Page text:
Going Bush for World Wood Day and science

Going Bush for World Wood Day and science

Thursday, 27th Aug 2015

Going Bush highlights Planet Ark’s involvement with World Wood Day and FWPA’s support for world-leading climate change science

The long-running Channel 7 program, Going Bush, highlights interesting news and views about the Australian forest and wood products industry – viewers recently saw two segments featuring World Wood Day held in March in Sydney and a world-leading climate change experiment by the University of Western Sydney.

Now in it’s third year, World Wood Day is an international celebration of the role of wood in civilisation and culture. Organised globally by the International Wood Cultural Society, this year Australia participated through Planet Ark’s Make It Wood Campaign and FWPA’s Wood. Naturally Better.™ The centrepiece of the event was the building of a nanoHouse – a low waste, sustainable wooden structure designed by architect Daiman Otto. The site was the forecourt of Customs House, behind Sydney’s Circular Quay, a related breakfast seminar for architects, engineers and building designers was held nearby.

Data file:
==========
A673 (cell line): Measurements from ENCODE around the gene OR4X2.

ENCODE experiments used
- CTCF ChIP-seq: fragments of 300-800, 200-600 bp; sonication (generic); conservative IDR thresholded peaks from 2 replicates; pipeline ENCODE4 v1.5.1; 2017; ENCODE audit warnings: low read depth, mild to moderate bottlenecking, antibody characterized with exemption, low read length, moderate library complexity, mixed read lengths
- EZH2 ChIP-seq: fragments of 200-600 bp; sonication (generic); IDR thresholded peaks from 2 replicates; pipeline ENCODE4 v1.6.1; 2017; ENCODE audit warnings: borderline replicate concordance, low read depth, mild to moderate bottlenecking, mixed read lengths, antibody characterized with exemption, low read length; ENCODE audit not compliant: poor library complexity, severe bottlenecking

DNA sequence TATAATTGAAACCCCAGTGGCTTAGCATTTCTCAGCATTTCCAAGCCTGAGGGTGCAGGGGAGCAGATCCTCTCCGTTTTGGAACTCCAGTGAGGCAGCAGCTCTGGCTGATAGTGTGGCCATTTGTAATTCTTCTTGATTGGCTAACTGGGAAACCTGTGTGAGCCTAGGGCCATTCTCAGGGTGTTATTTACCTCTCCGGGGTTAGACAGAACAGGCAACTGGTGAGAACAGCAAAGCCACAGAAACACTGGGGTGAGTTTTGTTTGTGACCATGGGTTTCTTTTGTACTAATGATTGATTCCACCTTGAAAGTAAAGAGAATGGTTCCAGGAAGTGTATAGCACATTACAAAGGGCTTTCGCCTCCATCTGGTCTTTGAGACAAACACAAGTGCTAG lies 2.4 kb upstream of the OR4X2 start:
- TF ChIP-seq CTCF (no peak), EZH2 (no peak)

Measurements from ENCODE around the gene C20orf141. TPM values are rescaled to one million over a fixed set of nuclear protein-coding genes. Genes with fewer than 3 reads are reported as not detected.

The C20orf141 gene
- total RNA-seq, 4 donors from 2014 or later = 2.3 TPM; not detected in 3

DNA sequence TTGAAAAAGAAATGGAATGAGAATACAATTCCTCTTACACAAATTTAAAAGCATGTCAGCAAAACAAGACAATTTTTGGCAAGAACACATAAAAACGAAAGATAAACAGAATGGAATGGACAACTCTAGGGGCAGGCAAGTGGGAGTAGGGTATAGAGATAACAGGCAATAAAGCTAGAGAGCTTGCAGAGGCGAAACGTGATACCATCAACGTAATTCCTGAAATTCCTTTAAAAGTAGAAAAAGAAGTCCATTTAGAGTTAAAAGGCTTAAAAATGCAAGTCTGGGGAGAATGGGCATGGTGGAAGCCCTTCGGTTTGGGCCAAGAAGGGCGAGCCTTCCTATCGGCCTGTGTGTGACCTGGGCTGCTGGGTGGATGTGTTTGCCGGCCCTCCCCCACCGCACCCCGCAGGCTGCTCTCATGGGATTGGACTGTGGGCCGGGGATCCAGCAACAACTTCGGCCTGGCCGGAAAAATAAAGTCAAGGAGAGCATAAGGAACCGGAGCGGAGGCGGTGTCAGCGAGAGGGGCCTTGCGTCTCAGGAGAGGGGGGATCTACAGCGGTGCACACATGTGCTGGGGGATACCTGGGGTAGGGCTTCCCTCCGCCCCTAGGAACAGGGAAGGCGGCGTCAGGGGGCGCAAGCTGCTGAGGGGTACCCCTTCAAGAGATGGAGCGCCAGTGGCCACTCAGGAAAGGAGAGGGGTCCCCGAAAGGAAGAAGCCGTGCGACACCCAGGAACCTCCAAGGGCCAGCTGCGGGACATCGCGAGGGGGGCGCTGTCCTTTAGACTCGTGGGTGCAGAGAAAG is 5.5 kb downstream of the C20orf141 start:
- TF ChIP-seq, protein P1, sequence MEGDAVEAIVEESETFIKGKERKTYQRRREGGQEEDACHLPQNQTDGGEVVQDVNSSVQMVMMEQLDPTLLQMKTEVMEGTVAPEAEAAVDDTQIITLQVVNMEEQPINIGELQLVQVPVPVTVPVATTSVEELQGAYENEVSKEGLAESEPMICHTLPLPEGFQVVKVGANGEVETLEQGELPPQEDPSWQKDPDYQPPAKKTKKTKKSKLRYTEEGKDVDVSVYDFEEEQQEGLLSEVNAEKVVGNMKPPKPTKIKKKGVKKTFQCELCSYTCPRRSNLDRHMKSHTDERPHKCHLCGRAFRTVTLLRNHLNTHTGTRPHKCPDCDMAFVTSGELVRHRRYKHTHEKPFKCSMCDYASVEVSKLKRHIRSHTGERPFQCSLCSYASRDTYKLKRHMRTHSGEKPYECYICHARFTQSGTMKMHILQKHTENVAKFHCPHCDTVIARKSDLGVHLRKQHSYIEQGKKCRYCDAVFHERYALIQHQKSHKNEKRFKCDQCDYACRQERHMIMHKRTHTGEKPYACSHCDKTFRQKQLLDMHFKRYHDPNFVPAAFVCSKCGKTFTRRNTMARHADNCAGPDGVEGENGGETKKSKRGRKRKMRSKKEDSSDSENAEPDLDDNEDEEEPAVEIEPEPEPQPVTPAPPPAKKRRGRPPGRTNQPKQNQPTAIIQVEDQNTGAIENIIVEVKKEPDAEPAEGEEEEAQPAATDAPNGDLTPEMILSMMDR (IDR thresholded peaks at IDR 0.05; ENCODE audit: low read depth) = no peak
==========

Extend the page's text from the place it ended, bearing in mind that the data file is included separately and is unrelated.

The Going Bush segment highlighted the role of wood as a sustainable building material that has a significant part to play in tackling climate change. Members of the Sydney Youth Orchestra played wooden instruments to entertain the lunchtime crowd and help deliver the message.

The climate change theme continued in the second segment, that goes to air on Sunday August 30, filmed at the University of Western Sydney’s eucFACE research facility at Cumberland Woodlands, 60km north west of Sydney. Here, an international team is using a series of 40m high cylindrical rings to inject carbon dioxide into the atmosphere and measure the affect of the raised CO2 levels on the growth and composition of the native eucalypts the tall tubular rings enclose. Now in its third year of operation, the experiment is expected to take some ten years to produce significant results. Unlike similar projects in other parts of the world, this is the only one to use established native forest, as opposed to man-made plantations.

“Going Bush is an excellent way to communicate the importance of the forest and wood products industry to average Australians, said Eileen Newbury, FWPA’s Marketing and Communications Manager, “from World Wood Day to climate change experiments, there’s so much of value to Australia and the Australian wood and timber products industry that’s happening behind the scenes.”

View the World Wood Day segment online

View the eucFACE segment online


Did you know?

Logs from plantations cannot produce the sawn hardwood timber produced from logs currently harvested from native forests.